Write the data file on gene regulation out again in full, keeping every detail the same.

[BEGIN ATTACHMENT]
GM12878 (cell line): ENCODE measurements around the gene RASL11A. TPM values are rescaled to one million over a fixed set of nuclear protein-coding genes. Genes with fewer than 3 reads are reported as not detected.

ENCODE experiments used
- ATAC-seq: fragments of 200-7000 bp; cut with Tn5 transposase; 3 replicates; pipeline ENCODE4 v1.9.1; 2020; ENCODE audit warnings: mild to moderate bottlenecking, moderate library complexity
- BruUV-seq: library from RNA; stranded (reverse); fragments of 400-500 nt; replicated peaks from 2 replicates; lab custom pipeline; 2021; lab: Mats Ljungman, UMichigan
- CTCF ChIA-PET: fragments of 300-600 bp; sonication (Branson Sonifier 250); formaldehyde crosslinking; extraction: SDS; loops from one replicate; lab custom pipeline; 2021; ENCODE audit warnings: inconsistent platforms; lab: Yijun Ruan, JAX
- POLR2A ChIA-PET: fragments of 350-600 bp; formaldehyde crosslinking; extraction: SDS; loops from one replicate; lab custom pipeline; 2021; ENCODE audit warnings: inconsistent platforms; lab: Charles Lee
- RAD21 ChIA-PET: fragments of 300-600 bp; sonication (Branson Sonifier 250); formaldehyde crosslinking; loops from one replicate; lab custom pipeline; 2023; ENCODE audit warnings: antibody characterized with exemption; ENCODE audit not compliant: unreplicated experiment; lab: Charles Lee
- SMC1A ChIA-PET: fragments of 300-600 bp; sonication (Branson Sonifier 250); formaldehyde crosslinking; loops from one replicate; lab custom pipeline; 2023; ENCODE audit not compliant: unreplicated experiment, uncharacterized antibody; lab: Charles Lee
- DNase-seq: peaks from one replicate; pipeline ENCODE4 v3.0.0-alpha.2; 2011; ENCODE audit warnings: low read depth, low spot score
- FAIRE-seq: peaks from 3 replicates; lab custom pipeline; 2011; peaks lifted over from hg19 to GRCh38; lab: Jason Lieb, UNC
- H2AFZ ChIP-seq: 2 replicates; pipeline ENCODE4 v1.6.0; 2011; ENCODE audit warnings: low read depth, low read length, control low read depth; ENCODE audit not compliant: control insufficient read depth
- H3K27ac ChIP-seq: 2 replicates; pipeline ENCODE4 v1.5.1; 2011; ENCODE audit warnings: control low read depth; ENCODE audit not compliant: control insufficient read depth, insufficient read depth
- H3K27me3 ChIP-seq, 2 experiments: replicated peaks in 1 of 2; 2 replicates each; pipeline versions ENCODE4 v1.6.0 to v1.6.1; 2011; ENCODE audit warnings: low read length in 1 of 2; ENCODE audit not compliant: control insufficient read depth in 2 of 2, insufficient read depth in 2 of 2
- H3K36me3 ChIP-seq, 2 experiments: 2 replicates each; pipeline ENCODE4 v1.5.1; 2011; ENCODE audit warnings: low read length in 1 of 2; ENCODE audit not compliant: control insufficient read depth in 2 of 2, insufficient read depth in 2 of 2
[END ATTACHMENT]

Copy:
GM12878 (cell line): ENCODE measurements around the gene RASL11A. TPM values are rescaled to one million over a fixed set of nuclear protein-coding genes. Genes with fewer than 3 reads are reported as not detected.

ENCODE experiments used
- ATAC-seq: fragments of 200-7000 bp; cut with Tn5 transposase; 3 replicates; pipeline ENCODE4 v1.9.1; 2020; ENCODE audit warnings: mild to moderate bottlenecking, moderate library complexity
- BruUV-seq: library from RNA; stranded (reverse); fragments of 400-500 nt; replicated peaks from 2 replicates; lab custom pipeline; 2021; lab: Mats Ljungman, UMichigan
- CTCF ChIA-PET: fragments of 300-600 bp; sonication (Branson Sonifier 250); formaldehyde crosslinking; extraction: SDS; loops from one replicate; lab custom pipeline; 2021; ENCODE audit warnings: inconsistent platforms; lab: Yijun Ruan, JAX
- POLR2A ChIA-PET: fragments of 350-600 bp; formaldehyde crosslinking; extraction: SDS; loops from one replicate; lab custom pipeline; 2021; ENCODE audit warnings: inconsistent platforms; lab: Charles Lee
- RAD21 ChIA-PET: fragments of 300-600 bp; sonication (Branson Sonifier 250); formaldehyde crosslinking; loops from one replicate; lab custom pipeline; 2023; ENCODE audit warnings: antibody characterized with exemption; ENCODE audit not compliant: unreplicated experiment; lab: Charles Lee
- SMC1A ChIA-PET: fragments of 300-600 bp; sonication (Branson Sonifier 250); formaldehyde crosslinking; loops from one replicate; lab custom pipeline; 2023; ENCODE audit not compliant: unreplicated experiment, uncharacterized antibody; lab: Charles Lee
- DNase-seq: peaks from one replicate; pipeline ENCODE4 v3.0.0-alpha.2; 2011; ENCODE audit warnings: low read depth, low spot score
- FAIRE-seq: peaks from 3 replicates; lab custom pipeline; 2011; peaks lifted over from hg19 to GRCh38; lab: Jason Lieb, UNC
- H2AFZ ChIP-seq: 2 replicates; pipeline ENCODE4 v1.6.0; 2011; ENCODE audit warnings: low read depth, low read length, control low read depth; ENCODE audit not compliant: control insufficient read depth
- H3K27ac ChIP-seq: 2 replicates; pipeline ENCODE4 v1.5.1; 2011; ENCODE audit warnings: control low read depth; ENCODE audit not compliant: control insufficient read depth, insufficient read depth
- H3K27me3 ChIP-seq, 2 experiments: replicated peaks in 1 of 2; 2 replicates each; pipeline versions ENCODE4 v1.6.0 to v1.6.1; 2011; ENCODE audit warnings: low read length in 1 of 2; ENCODE audit not compliant: control insufficient read depth in 2 of 2, insufficient read depth in 2 of 2
- H3K36me3 ChIP-seq, 2 experiments: 2 replicates each; pipeline ENCODE4 v1.5.1; 2011; ENCODE audit warnings: low read length in 1 of 2; ENCODE audit not compliant: control insufficient read depth in 2 of 2, insufficient read depth in 2 of 2